All of these issues may seem very common everywhere, and indeed they are.  Most families that face them do not produce emotional conflicts significant enough to create BPD pathology.  Rather, the issues in families that do have been magnified signficantly by an interacting tableau of historical events impacting the family and the individual proclivities of each and every family member and descendent. 

I will not describe the details of the magnification process here, but a full explanation can be found in my book, A Family Systems Approach to Individual Psychotherapy.

The most common cause of conflicts over the parenting role stems from cultural rules regarding gender role functioning.  Over the last century the opportunities open to women to explore their interests and ambitions have gradually expanded, and having a lot of children certainly put a damper on their ability to do this.  If a woman came from a family where the women were very bright and had a natural proclivity for being ambitious career-wise, this would often create difficulties for them since they lived in a male-dominated culture that was at best unfriendly to female career ambitions. 

To demonstrate how this might play out in a hypothetical family, I often discuss the evolving role of women in the United States since World War II. During the war, when all the men went off to fight, women in the United States entered the workforce in large numbers for the first time - in order to build the airplanes and tanks.  This phenomenon was known as "Rosie the Riveter." 

Some women found the experience of a career exhilerating, but when the war ended, they had to go back to just being wives and mothers once again.  The US govenment even made propaganda films thanking the women for their important work, but then encouraging them to go home and get barefoot and pregnant once again.  I have seen some of them; by today's standards they are positively jaw dropping. But effective. The Rosies did what they were told, and that is why we had the baby boom.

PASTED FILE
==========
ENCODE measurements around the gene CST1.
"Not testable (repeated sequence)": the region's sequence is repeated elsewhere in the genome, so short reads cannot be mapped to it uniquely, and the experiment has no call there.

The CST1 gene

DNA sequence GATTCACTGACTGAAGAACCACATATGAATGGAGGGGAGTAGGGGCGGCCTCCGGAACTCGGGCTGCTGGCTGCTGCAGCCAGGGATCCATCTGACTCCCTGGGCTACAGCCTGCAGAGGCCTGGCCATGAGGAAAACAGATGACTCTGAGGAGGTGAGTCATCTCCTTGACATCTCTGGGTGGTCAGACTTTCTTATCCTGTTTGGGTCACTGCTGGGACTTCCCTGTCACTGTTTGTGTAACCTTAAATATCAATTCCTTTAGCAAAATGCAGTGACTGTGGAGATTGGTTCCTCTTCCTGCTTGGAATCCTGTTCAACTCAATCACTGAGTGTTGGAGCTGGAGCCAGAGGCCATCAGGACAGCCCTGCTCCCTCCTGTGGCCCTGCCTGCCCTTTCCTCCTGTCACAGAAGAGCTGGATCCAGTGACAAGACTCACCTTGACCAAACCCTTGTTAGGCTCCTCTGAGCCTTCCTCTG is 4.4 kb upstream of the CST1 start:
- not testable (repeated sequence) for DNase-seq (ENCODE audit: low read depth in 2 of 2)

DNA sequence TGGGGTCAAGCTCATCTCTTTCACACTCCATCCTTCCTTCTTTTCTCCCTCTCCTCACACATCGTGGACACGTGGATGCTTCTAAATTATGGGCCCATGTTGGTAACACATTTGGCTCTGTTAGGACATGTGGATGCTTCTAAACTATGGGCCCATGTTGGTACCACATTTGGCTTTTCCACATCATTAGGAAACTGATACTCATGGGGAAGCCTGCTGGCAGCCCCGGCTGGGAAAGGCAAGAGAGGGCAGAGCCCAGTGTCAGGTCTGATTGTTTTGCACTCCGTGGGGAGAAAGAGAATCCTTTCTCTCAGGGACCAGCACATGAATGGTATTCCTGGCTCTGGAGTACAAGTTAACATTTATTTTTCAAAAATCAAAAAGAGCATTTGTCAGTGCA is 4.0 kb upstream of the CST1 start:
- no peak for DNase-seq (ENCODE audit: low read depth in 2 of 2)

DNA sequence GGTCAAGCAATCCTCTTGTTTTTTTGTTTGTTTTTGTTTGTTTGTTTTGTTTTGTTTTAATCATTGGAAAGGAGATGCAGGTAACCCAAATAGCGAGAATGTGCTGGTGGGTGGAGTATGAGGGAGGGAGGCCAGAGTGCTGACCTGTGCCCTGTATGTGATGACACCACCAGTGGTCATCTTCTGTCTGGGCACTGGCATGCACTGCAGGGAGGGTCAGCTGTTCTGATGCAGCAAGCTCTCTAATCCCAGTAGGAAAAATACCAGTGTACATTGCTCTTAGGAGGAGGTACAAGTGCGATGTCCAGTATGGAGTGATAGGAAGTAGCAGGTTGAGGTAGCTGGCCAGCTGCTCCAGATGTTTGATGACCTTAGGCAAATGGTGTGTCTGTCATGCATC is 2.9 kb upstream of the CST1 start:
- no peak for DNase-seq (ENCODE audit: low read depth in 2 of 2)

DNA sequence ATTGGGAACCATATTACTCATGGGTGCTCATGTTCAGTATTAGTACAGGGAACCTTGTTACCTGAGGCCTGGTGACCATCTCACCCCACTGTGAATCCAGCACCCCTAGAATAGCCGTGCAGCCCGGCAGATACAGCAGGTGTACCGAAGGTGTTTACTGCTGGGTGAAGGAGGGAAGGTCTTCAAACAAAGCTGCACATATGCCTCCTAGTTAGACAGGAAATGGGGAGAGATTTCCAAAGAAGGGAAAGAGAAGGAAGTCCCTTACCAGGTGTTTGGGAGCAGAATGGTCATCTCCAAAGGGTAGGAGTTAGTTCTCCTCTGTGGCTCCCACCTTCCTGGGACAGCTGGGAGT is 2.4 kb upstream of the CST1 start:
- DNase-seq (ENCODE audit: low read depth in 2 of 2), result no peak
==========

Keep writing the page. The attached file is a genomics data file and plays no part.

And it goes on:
Rosie the Riveter
The daughters of this generation came of age in the sixties, when the women's liberation had started in earnest.  Women were more and more torn between the earlier gender role requirements and the new cultural opportunities expectations, and some women (as well as some men) did not make the transition very smoothly at all - for a variety of reasons.  One common reason: the Rosie the Riveters, having had a taste of the career world, would vicarioulsy live through the career aspirations of their daughters, but at the same time be extremely frightened by them.

Having children could easily bring the whole craziness to a head for some families.  Even today, parents feel very guilty about not spending as much time with their children as they would like, and they are often criticized at every turn by their own parents as well as the Phyllis Schlafly's of the world.  (Phyllis Schlafly was a career woman who made a career out of bashing career women).

Phyllis Sclafly